esparto

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es·par·to

 (ĭ-spär′tō)
n. pl. es·par·tos
Either of two tough, wiry grasses (Stipa tenacissima or Lygeum spartum) of northern Africa and southern Europe, yielding fiber used in making paper and as cordage.

[Spanish, from Latin spartum, from Greek sparton, rope.]
American Heritage® Dictionary of the English Language, Fifth Edition. Copyright © 2016 by Houghton Mifflin Harcourt Publishing Company. Published by Houghton Mifflin Harcourt Publishing Company. All rights reserved.

esparto

(ɛˈspɑːtəʊ) or

esparto grass

n, pl -tos
(Plants) any of various grasses, esp Stipa tenacissima of S Europe and N Africa, that yield a fibre used to make ropes, mats, etc. Also called: halfa
[C18: from Spanish, via Latin from Greek sparton rope made of rushes, from spartos a kind of rush]
Collins English Dictionary – Complete and Unabridged, 12th Edition 2014 © HarperCollins Publishers 1991, 1994, 1998, 2000, 2003, 2006, 2007, 2009, 2011, 2014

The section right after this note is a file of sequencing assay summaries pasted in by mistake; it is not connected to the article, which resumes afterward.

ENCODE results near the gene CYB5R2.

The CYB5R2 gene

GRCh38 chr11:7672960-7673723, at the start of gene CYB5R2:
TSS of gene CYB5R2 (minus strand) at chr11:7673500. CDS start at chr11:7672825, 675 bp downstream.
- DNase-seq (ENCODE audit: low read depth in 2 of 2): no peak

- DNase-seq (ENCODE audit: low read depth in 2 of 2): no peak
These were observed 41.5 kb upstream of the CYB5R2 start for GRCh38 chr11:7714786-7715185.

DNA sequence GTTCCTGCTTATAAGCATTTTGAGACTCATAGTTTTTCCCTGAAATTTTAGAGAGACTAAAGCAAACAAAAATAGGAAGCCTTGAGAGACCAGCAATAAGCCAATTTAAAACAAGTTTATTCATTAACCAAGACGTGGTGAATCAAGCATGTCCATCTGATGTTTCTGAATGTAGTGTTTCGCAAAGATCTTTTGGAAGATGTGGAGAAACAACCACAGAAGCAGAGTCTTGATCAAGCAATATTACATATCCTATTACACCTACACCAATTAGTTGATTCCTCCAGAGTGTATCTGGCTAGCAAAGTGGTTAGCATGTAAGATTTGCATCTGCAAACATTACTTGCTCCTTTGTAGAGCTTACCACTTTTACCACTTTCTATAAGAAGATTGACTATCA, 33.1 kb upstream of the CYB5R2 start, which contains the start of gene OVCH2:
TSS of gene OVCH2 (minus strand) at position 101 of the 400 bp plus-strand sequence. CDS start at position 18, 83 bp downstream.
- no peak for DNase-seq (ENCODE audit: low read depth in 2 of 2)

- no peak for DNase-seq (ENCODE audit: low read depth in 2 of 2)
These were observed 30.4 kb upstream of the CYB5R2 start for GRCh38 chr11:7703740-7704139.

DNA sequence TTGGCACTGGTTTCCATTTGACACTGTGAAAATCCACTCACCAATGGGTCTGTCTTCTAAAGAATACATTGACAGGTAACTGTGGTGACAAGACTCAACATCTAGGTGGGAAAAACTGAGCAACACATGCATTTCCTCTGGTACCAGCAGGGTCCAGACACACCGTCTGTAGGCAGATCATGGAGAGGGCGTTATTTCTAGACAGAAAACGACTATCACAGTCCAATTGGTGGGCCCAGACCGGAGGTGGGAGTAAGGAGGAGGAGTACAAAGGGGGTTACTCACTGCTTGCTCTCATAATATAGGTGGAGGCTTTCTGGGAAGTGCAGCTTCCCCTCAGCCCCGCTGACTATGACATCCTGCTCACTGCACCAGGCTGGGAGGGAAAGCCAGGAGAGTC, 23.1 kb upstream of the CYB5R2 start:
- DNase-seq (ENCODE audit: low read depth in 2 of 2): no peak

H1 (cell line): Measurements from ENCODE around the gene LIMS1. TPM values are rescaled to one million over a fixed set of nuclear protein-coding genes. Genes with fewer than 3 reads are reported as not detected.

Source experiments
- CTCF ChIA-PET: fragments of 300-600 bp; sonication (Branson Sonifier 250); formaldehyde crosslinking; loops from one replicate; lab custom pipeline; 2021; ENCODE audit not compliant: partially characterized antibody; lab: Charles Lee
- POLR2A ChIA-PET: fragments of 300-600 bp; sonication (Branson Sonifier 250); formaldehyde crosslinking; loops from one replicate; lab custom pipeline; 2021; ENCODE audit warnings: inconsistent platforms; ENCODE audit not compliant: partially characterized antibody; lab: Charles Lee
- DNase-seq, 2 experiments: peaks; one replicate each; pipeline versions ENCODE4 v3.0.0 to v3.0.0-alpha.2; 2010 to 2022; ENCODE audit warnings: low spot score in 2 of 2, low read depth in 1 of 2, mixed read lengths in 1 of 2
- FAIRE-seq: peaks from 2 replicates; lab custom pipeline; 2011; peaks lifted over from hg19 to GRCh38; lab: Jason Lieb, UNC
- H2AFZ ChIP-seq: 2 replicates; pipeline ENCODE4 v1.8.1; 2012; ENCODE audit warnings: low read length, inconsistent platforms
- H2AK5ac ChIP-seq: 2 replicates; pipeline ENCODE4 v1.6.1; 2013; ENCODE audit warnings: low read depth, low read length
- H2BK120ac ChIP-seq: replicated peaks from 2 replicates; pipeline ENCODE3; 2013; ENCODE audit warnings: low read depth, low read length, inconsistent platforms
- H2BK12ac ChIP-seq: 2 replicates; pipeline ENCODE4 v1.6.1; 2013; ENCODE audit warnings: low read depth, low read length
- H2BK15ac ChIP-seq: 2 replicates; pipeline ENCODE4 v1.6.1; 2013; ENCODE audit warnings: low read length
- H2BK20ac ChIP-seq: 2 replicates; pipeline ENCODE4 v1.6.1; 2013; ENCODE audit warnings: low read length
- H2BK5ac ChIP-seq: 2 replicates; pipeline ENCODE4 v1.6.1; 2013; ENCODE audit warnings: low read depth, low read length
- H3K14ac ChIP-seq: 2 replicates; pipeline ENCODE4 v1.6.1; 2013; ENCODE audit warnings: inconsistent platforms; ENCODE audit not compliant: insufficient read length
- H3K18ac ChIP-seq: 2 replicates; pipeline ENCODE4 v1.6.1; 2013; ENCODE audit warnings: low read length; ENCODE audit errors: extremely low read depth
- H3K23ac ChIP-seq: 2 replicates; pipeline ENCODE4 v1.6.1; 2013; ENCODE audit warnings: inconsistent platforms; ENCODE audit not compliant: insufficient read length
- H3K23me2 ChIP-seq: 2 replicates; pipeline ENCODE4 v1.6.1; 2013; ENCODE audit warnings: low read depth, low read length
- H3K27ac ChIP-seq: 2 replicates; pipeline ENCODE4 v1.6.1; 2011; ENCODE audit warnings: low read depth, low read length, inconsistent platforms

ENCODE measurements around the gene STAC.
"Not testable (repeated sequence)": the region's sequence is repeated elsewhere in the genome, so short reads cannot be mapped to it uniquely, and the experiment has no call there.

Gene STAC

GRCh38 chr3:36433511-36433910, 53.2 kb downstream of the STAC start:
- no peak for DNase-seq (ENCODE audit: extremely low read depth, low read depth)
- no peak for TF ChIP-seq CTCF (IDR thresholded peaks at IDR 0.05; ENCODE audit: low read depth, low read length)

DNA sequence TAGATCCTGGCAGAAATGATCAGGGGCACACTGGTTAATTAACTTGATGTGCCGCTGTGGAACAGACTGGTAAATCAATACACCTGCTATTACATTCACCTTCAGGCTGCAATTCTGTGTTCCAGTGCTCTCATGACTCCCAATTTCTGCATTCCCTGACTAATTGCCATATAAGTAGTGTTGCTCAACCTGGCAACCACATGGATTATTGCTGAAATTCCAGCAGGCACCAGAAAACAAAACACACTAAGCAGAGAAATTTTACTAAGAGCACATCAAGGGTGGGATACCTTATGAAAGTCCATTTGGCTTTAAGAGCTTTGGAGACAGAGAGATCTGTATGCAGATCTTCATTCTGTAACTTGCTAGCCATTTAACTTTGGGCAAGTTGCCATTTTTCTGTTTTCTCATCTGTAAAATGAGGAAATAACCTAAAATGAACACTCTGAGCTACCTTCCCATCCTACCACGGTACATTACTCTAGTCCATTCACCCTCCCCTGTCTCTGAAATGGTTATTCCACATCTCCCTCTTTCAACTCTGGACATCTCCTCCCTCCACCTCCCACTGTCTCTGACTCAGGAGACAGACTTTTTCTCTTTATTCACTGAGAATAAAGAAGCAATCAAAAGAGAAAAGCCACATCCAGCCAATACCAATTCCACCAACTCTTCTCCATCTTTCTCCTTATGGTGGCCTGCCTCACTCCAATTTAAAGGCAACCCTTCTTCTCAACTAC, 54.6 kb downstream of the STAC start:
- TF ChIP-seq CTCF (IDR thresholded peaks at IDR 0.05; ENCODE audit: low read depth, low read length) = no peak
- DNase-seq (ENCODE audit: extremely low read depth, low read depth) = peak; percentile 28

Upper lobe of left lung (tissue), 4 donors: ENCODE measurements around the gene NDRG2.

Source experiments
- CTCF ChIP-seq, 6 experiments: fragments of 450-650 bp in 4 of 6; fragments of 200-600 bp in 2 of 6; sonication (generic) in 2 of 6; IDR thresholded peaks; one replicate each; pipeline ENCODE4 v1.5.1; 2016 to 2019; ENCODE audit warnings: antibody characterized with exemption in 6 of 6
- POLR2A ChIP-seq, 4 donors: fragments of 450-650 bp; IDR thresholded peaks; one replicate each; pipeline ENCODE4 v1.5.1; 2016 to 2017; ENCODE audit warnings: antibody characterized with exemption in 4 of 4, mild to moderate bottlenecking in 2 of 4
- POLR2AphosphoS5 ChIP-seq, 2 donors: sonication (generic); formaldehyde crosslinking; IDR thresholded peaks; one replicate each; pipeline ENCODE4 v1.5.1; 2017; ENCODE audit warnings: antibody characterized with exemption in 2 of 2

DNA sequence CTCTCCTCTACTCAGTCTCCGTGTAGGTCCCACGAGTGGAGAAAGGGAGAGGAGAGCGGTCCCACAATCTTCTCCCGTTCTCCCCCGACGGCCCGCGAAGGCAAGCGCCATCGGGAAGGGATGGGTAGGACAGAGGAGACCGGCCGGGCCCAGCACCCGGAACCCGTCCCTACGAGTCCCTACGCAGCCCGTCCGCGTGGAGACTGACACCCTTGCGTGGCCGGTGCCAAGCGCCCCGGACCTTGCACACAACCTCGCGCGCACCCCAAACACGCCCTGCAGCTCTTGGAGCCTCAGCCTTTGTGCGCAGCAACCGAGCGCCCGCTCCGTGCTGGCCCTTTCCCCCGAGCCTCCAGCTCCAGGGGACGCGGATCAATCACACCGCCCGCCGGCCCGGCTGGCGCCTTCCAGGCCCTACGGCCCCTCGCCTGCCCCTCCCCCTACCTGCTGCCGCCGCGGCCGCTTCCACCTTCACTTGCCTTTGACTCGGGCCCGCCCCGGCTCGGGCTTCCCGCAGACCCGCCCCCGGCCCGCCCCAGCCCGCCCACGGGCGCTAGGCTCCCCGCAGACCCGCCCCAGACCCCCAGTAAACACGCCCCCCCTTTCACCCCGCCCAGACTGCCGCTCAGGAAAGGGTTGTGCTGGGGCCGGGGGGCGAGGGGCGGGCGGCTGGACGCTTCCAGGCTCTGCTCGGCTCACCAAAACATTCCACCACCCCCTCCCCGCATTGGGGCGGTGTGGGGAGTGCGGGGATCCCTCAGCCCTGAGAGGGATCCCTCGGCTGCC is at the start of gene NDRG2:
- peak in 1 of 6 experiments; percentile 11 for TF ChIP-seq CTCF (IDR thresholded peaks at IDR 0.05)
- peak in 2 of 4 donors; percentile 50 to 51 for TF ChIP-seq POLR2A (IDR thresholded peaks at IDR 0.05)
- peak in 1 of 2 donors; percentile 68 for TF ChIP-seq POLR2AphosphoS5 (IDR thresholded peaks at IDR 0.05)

es•par•to

(ɪˈspɑr toʊ)

n., pl. -tos.
any of several grasses, esp. Stipa tenacissima, of S Europe and N Africa, used for making paper, cordage, etc.
Also called espar′to grass`.
[1585–95; < Sp < Latin spartum < Greek spárton rope made of spártos kind of rush]
Random House Kernerman Webster's College Dictionary, © 2010 K Dictionaries Ltd. Copyright 2005, 1997, 1991 by Random House, Inc. All rights reserved.
Translations

esparto

[eˈspɑːtəʊ] Nesparto m
Collins Spanish Dictionary - Complete and Unabridged 8th Edition 2005 © William Collins Sons & Co. Ltd. 1971, 1988 © HarperCollins Publishers 1992, 1993, 1996, 1997, 2000, 2003, 2005
References in periodicals archive ?
The subdesert steppes of northern Africa, for example, are dominated by species of perennial grass, among them two esparto grasses (Stipa tenacissima and Lygeum spartum) that have played an important role in craft production of basket and mats in the region, and also in some areas of the Mediterranean Basin, where this tradition still survives, though not as vigorously as in the past.